Battle of the cabs: Hailing competition in London’s transport

Richard Farleigh
WHEN I lived in Monaco, I had Ferraris. Now, living in London, I have a basic car but barely use it. The hassle of parking and traffic have made me a cab and minicab user, and I’ve recently noticed interesting things going on in their business world.

Cabs have had two unique selling points. Unlike minicabs, they can be legally hailed from the street – a huge advantage when so much hiring is done on the street on demand. Secondly, they have “The Knowledge”. Cabbies have such an amazing and unmatched memory of streets and locations that research has been done into their ability and techniques. At times, it’s been a booming business. I remember a number of years ago when they increased their prices and were the most expensive in the world. That has probably changed with time and the weakness of the pound. Cabs have also benefitted from their awesome reputation and branding, while minicabs have been seen as unregulated and even disreputable.

Then a number of years ago, that started to change. The minicab company Addison Lee started to get organised and eat the cabbies’ breakfast. Its distinctive branding and recognisable name brought a new respectability to minicabs. But it was more than that. It hit at the heart of the cabbies’ USPs. Firstly, the advent of GPS has probably meant a severe devaluation in the value of The Knowledge. Relatively novice and even foreign drivers can find their way around London by simply inputting a postcode. Secondly, smartphone apps have made booking a car really easy for the consumer. They find the location, can remember past destinations and give you fixed price before the journey starts. It’s not been a surprise to see Addison Lee cars more and more on London streets.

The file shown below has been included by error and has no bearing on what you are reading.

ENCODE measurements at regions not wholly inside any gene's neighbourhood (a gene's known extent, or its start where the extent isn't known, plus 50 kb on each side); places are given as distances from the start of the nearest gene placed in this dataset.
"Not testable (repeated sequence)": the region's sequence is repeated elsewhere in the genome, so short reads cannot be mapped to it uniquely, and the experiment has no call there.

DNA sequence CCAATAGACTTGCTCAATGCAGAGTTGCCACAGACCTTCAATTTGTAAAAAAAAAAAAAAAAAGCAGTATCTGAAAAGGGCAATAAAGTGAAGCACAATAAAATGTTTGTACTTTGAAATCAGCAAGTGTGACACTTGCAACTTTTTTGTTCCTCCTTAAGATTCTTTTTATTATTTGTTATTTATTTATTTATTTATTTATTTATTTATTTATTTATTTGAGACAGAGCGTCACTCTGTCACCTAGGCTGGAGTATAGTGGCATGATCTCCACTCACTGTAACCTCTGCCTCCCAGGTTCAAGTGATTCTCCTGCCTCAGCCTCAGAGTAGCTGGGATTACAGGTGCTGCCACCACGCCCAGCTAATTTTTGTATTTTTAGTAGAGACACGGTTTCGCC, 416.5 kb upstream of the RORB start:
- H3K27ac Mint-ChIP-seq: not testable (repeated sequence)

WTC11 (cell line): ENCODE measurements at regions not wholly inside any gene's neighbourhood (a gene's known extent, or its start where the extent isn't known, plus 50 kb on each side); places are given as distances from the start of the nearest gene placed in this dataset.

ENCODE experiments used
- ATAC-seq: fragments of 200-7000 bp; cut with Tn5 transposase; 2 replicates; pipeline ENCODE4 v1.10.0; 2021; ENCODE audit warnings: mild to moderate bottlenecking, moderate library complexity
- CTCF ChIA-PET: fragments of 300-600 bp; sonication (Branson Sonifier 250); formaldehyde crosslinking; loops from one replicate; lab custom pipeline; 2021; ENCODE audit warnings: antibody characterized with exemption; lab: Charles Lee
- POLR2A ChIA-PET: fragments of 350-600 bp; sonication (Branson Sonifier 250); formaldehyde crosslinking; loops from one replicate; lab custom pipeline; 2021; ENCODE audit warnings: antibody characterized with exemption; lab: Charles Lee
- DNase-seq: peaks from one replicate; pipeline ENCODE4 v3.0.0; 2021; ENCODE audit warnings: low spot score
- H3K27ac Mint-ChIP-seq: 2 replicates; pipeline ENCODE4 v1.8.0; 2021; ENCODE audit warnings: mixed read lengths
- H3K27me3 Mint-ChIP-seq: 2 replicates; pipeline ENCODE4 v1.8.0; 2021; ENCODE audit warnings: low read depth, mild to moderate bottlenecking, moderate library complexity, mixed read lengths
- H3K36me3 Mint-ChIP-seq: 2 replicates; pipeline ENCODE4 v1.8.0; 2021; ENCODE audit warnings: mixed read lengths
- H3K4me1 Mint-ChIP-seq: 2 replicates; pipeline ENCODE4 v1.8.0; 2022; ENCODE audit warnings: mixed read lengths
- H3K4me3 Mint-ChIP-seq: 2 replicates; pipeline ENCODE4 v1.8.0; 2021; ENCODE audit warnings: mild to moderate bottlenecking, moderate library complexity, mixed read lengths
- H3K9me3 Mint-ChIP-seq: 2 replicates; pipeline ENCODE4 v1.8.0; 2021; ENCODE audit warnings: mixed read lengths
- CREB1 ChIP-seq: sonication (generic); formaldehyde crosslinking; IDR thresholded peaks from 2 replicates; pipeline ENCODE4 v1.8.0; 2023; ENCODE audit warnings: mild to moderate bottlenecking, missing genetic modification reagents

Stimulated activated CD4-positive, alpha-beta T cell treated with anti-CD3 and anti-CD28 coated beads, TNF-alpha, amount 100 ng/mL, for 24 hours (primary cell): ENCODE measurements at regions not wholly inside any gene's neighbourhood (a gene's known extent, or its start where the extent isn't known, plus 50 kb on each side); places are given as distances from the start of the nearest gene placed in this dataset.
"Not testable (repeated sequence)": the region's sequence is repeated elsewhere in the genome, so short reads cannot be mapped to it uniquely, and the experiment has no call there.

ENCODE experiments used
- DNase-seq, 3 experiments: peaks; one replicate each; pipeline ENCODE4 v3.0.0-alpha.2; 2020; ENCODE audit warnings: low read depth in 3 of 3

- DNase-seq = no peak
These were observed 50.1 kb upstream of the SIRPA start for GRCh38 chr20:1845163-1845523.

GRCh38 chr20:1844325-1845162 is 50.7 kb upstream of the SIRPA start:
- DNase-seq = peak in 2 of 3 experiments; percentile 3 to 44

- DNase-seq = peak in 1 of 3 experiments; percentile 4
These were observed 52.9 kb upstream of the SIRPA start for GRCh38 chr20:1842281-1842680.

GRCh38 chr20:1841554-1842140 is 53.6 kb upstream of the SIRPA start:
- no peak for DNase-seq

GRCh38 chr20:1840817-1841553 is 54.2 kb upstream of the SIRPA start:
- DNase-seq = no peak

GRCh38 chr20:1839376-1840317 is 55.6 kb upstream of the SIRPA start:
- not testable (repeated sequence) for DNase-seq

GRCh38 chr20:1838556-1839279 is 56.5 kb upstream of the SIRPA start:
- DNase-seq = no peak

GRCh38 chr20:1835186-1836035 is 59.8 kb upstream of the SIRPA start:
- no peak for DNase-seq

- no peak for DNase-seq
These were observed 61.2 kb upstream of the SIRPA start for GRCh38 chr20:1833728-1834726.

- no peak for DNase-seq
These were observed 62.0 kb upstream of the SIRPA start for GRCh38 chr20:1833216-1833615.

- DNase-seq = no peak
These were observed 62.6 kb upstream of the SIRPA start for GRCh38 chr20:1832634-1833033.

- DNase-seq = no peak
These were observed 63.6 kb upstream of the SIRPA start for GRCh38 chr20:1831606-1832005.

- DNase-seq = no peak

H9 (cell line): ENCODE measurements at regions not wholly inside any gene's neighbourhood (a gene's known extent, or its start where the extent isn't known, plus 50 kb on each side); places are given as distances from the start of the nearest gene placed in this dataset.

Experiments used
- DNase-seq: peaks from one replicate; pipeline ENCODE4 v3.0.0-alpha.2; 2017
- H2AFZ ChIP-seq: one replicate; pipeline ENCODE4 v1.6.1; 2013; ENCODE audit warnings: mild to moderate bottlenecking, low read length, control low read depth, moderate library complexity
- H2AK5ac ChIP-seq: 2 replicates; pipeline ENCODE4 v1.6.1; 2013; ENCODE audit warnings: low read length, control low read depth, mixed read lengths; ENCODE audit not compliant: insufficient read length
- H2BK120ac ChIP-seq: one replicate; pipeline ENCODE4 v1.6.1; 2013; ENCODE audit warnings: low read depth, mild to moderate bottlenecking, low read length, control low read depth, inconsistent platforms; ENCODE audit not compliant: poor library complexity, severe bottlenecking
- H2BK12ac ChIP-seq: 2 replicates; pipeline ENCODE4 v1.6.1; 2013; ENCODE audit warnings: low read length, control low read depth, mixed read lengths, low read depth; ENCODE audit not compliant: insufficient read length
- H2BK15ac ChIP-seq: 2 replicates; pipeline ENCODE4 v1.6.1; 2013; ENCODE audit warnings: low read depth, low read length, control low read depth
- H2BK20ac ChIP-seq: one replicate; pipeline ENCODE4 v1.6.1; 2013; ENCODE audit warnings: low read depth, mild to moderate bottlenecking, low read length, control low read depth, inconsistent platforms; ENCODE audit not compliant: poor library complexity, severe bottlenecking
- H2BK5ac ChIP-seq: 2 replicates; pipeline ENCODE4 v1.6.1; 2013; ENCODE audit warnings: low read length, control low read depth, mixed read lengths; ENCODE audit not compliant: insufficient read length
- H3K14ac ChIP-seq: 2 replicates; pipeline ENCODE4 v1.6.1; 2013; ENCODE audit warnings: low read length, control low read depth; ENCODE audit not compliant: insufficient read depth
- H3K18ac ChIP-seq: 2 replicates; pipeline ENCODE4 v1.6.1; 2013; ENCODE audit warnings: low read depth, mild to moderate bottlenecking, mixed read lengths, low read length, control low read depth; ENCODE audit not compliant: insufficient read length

To me, there is a huge question looming: if you stand on the street and use an app to order a nearby car, is that not “hailing” a car, just because you don’t wave a hand in the air? If you can hail a car so easily, what’s the justification of an expensive cab license? And I don’t know if it’s this competition or the recession or just exaggeration in recent gossip about cabbies being grumpy lately. If they’re struggling for business, perhaps they could lower their prices, which I’m not sure they’ve ever done. What they have done, though, is to finally release an app of their own. Hailo”works wonderfully and makes ordering a cab inexpensive and easy, so maybe they’ll claw back some market share. It’s certainly interesting.

A US company, Uber, has launched a luxury car app service at a reasonable price. They asked me to be their first London customer and I have to say I enjoyed it.

Whoever wins this battle, it is probably good for you and me. No more standing in the rain, jostling against others, looking for a cab while a few streets away a driver looks unknowingly for passengers. In this age of information, that shouldn’t be possible.

Richard Farleigh has operated as a business angel for many years, backing more early-stage companies than anyone else in the UK.